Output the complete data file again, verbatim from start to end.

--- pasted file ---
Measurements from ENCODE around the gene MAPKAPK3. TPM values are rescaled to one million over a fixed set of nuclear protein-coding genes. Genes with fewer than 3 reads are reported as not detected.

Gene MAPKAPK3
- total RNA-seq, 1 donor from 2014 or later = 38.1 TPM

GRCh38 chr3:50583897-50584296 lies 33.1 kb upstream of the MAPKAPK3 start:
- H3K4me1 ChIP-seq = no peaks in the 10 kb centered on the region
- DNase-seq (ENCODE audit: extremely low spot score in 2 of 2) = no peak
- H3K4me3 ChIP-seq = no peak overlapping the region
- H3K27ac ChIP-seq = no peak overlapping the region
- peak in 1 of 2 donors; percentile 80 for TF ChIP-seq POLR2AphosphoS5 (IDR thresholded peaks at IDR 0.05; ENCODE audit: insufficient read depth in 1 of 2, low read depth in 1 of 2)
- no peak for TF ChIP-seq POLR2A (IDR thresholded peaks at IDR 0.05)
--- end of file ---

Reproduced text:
Measurements from ENCODE around the gene MAPKAPK3. TPM values are rescaled to one million over a fixed set of nuclear protein-coding genes. Genes with fewer than 3 reads are reported as not detected.

Gene MAPKAPK3
- total RNA-seq, 1 donor from 2014 or later = 38.1 TPM

GRCh38 chr3:50583897-50584296 lies 33.1 kb upstream of the MAPKAPK3 start:
- H3K4me1 ChIP-seq = no peaks in the 10 kb centered on the region
- DNase-seq (ENCODE audit: extremely low spot score in 2 of 2) = no peak
- H3K4me3 ChIP-seq = no peak overlapping the region
- H3K27ac ChIP-seq = no peak overlapping the region
- peak in 1 of 2 donors; percentile 80 for TF ChIP-seq POLR2AphosphoS5 (IDR thresholded peaks at IDR 0.05; ENCODE audit: insufficient read depth in 1 of 2, low read depth in 1 of 2)
- no peak for TF ChIP-seq POLR2A (IDR thresholded peaks at IDR 0.05)